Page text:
Bird Brown: Dealing with mixed emotions on Veterans Day

I grew up as an army brat.

We didn’t have a lot but we always had enough. We didn’t always live on base (sometimes there was no base where my father was stationed) but when we did, we enjoyed a normal life as any family would. We had movie theaters where we could go to the movies for 25 cents (adults had to pay 50 cents to $1), commissaries where we could purchase anything we needed, and recreation centers where we could get involved in many things from a basketball league to guitar lessons.


Our schools were no different than those outside of the military base, teaching roughly the same curriculum and having the same equipment and supplies that our off-base peers enjoyed with teachers made up of military spouses or civilians.

Where we now prepare our students for the possibility of a school shooter, I remember vividly going through air raid drills, having to crawl under our desks in fear of the inevitable attack on our country by the Soviet Union or other adversary.

Other than that, I would say we had a similar upbringing to what many other families had growing up. We went on family vacations — many times camping was the most economical way to travel — visited our relatives in far away states, watched ACC basketball or Redskins football (I was able to break away from that bit of child abuse and become a Baltimore Colts fan) on the television, had dinner together and fought like cats and dogs when things went awry.

But what my father went through, and my mother, who, like every other military spouse, went through it with him, was a much different experience than we had as kids. My father went off to work every morning just like every other dad, but in his case knowing that any day he shows up for work could draw him away from his family again for an extended time, whether it was for a few weeks in “the field,” this seemingly mysteriously place to where soldiers go to practice the art of warfare, or to an actual call-up to a land far away to defend or advance our principles of individual freedom and liberty.

By the time I could fully understand what was going on, my father had already served a tour in the Korean War, one in the Vietnam War, and was coming home from his second tour. I was a young boy who really didn’t know his father but couldn’t wait for his return. Unfortunately, there were many families and little boys like me that didn’t fare as well, meeting their family members in a different location at the airport where they would deliver the remains in a flag-draped coffin.

Because of growing up in that kind of environment, I’ve always felt a deep sense of patriotism and deep respect for our men and women who put their lives on the line every day to allow us to live in peace and pursue our dreams. I stand proudly and pledge the allegiance every day in class, sing the national anthem at the beginning of sporting events, and try to teach my own boys the importance and significance of the sacrifice that so many have made for the citizens of this country that we can really never pay back.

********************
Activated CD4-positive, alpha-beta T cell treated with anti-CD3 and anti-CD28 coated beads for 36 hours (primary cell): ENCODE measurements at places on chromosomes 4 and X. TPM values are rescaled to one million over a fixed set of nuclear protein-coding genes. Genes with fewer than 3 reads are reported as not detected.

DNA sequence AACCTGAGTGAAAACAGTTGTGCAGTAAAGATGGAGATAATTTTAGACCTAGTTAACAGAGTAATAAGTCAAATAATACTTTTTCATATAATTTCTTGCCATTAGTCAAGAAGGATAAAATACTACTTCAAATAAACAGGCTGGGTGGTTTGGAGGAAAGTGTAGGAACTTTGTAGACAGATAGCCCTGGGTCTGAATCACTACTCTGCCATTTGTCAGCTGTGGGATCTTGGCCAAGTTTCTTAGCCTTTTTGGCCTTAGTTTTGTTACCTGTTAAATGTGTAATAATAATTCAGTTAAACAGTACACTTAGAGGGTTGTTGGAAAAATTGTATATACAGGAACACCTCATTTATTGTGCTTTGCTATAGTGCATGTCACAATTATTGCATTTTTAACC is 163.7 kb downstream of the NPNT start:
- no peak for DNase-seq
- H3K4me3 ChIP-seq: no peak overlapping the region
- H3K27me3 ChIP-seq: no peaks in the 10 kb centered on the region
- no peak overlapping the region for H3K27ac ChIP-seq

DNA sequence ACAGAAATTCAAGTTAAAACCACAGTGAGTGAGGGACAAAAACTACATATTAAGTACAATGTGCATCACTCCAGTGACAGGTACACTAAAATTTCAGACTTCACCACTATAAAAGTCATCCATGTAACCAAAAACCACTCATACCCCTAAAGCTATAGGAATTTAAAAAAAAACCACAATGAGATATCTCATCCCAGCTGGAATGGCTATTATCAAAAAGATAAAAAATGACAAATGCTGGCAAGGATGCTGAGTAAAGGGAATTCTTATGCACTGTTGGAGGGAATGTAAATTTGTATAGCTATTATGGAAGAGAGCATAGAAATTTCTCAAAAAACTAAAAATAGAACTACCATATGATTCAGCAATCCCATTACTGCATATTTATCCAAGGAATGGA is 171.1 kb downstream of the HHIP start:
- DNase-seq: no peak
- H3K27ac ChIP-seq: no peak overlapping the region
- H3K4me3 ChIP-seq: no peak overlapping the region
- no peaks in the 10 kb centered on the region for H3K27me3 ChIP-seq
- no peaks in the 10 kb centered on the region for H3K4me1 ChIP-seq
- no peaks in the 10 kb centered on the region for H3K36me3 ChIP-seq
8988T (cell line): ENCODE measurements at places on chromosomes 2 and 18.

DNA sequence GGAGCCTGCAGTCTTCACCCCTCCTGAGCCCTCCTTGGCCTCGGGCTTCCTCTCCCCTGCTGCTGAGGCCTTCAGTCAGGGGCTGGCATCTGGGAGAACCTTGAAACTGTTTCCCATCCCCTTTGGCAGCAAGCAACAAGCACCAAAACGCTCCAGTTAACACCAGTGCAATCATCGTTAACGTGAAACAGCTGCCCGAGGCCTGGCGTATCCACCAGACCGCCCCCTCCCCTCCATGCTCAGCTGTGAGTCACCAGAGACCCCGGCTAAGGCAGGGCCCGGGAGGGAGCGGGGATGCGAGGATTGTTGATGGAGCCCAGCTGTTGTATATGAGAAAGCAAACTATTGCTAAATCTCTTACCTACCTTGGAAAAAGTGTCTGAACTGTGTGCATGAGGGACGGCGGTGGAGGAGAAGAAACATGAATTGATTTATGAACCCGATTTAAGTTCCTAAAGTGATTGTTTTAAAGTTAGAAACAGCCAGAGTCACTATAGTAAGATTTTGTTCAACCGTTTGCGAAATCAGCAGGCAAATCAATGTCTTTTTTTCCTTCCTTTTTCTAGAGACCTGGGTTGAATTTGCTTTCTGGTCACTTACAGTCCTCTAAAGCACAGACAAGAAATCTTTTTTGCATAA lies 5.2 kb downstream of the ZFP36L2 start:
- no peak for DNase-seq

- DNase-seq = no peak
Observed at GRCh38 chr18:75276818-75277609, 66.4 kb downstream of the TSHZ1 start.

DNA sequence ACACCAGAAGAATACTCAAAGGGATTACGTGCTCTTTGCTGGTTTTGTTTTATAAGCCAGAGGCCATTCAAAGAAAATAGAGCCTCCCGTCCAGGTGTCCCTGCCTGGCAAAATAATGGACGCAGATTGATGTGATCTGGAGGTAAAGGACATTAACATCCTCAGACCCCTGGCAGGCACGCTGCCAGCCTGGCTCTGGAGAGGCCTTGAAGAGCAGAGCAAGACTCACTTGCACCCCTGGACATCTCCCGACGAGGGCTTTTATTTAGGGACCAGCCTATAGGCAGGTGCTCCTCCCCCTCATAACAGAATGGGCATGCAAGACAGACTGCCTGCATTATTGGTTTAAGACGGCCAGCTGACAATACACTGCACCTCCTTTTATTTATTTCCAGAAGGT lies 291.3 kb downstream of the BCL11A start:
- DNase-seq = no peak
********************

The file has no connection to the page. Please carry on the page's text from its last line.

So, I have mixed feelings when I see the impressive displays of our military might at our sporting events with bombers flying over the stadium, huge flags draping the fields, and the recognition given to the veterans in uniform at the games.

My patriotic side is all about the nationalism that comes with these displays and after seeing how our Vietnam veterans were treated upon their return, happy to see these veterans now getting the recognition they deserve. But it also troubles me sometimes that we are showing off these great weapons of mass destruction, kind of like promoting the act of warfare and our dominance in it, and sometimes professional sporting events using the veterans as some kind of prop.

War is hell. My father never wanted to discuss it with us, but the words he left behind in his letters to my mother and his parents show a reality that many of us fortunately will never have to know. I’m not sure how he would feel about these “sponsored” displays of patriotism we see at sporting events these days.

There needs to be a better balance between supporting our military and our principles and using our professional sports leagues — where many kids and even adults see their athletes as heroes over veterans — as a vehicle to promote war.

The great American general Douglas MacArthur once wrote, “The soldier above all others prays for peace, for it is the soldier who must suffer and bear the deepest wounds and scars of war.”

Can we join in a few prayers with our veterans today?